[Reposted from my other blog's post, dated yesterday]
Today, I've been a little distracted as I am dealing with a sick one here at the house. Still, I like having projects to do--even though the house needed to be relatively quiet for the sick one.
My solution today was canning. I have a six-quart pressure cooker in my kitchen and a ton of jars and new lids and rings sitting in the garage. So, while I went to get medicine at the grocery store, I stopped and bought a few extra things: Two boxes of liquid pectin, two bell peppers, and about 12 limes. I sliced up the limes thin with the food processor; they'll be used for making marmalade tomorrow and are soaking in the fridge in water overnight.
Tonight was time for pepper jelly. Here's my recipe:
Jason's Pepper Jelly v 1.0
(Yes. I number my recipes because it allows me to keep up with changes.)
2 Bell Peppers
3-4 T crushed red pepper flakes
3 1/2 C sugar
3/4 C white vinegar
2 3-oz pkgs of liquid pectin
3 drops green food coloring
Seed the bell peppers and drop into food processor with vinegar. Grind well. Pour into saucepan (I used my 4-quart casserole pan for this; the high sides make it harder to splash out and the narrow base reduces chances of scorching). Add sugar and bring the mixture to boil over high heat, then reduce heat to low and simmer for 10 minutes. In the meantime, prep 6 half-pint jars in the pressure cooker, along with lids and rings.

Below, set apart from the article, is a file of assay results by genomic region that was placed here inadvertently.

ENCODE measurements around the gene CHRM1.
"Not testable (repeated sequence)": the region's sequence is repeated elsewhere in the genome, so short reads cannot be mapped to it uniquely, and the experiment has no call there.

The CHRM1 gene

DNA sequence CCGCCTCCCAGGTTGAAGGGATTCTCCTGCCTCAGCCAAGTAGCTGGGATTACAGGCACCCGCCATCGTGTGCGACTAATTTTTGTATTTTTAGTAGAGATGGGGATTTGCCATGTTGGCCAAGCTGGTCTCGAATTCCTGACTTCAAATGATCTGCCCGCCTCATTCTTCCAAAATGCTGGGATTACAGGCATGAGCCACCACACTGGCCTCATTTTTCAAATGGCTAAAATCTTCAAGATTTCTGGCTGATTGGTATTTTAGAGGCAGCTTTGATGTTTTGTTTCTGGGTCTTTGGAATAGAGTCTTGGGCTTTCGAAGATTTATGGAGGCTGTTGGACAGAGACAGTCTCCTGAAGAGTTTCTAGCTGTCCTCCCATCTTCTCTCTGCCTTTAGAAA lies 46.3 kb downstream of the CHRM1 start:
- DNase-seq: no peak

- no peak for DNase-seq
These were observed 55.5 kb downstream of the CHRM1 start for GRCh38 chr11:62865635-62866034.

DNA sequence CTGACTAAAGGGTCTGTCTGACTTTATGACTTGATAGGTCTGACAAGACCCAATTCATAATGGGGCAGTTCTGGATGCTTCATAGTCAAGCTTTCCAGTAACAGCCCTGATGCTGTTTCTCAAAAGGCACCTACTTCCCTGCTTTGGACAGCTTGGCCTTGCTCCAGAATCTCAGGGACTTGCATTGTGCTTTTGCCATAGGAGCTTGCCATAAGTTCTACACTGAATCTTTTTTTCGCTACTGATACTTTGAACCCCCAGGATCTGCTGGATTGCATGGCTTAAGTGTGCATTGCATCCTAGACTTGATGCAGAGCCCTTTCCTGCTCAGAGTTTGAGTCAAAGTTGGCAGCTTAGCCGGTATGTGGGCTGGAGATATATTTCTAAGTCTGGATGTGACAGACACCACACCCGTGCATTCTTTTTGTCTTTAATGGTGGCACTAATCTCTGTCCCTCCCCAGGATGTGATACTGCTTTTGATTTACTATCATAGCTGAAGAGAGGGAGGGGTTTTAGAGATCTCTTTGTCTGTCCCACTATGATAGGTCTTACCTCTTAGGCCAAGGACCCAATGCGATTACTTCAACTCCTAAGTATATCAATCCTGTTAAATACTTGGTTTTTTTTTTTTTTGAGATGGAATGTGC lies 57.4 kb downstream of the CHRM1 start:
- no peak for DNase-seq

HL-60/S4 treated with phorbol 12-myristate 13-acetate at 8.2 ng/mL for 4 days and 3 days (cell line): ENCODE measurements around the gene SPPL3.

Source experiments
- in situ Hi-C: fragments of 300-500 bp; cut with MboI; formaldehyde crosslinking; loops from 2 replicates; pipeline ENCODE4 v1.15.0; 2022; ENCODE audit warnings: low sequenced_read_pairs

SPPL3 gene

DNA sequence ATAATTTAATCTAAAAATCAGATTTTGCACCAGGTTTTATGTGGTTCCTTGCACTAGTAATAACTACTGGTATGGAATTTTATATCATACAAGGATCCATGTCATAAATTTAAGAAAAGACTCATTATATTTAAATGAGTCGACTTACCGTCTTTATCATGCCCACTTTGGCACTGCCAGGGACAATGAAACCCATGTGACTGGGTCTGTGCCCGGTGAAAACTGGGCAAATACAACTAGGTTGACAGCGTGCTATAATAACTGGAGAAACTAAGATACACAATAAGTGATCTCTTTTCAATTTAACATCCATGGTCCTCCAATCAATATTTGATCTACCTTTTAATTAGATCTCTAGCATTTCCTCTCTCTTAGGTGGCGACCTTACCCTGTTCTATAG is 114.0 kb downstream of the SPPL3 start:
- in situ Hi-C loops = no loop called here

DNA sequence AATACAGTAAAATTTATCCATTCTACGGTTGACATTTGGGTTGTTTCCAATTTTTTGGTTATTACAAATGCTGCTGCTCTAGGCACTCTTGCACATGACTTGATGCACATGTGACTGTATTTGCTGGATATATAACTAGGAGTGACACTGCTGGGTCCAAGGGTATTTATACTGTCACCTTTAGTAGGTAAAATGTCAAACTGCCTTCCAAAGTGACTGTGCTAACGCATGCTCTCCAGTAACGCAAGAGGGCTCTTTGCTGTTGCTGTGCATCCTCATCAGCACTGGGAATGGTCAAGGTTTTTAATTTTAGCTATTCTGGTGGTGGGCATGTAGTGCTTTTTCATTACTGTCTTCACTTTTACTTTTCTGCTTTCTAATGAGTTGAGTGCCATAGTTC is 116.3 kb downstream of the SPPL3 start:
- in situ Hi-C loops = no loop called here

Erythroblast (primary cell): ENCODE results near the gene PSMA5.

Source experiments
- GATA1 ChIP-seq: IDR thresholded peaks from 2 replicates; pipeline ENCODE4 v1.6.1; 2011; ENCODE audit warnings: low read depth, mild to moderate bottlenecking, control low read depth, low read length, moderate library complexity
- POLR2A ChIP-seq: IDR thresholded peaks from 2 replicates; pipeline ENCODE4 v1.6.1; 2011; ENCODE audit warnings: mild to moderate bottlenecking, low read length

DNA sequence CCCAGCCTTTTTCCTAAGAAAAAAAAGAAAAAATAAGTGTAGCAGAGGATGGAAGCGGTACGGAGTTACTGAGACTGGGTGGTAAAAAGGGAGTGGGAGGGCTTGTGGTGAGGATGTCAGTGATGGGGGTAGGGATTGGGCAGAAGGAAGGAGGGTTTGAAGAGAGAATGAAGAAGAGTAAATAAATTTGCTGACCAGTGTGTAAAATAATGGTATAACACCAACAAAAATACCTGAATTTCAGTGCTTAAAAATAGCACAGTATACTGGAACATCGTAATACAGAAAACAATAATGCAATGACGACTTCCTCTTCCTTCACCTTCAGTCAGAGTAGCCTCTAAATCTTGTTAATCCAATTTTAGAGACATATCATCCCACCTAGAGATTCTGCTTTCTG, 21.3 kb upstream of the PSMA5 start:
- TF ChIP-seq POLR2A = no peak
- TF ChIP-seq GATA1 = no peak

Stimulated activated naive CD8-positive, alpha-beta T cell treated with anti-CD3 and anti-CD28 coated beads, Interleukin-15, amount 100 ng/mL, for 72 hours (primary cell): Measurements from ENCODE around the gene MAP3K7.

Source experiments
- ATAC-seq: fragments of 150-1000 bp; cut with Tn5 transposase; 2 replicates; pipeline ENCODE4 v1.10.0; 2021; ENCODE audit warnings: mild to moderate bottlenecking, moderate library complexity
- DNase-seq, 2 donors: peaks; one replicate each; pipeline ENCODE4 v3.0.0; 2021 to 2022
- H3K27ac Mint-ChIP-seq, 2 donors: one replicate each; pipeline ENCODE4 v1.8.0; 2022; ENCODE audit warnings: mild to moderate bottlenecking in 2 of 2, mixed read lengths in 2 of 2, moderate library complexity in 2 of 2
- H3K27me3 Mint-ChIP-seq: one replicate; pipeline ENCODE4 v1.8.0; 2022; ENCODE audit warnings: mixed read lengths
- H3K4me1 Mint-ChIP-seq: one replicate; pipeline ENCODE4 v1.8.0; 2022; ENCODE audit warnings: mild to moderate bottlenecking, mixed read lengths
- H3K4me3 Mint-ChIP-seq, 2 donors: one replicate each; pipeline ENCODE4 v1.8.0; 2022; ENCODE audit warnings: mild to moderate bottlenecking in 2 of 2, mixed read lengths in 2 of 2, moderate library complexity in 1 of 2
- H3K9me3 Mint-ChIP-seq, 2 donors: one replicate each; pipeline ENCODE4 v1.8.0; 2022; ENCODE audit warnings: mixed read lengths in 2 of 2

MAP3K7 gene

Once the ten minutes have finished, take out the jars and invert them onto a wire rack. As jars dry, stir pectin and food coloring into pepper-sugar-vinegar mixture. Raise heat to boil, then simmer 1 more minute. Pour into jars, leaving just under 1/4" headway from the top. Wipe rims and top with lids, loosely capping with rings. (I tighten them, then go back 1/4 turn).
Put these (gently) back into the pressure cooker. Add hot water to just cover lids and put the lid on the pressure cooker. Raise to pressure (mine is I assume 10 PSI, but 5 should do fine) and reduce heat to maintain pressure for 15 minutes. Let it cool of its own accord, then once it has depressurized open the lid, carefully moving the jars to the wire rack.
You should hear those popping noises in no time, indicating that you have a sealed jar. Any that don't seal overnight should be refrigerated.
I'll put up a picture when I get time; tomorrow I'll be putting up my first attempt at lime marmalade.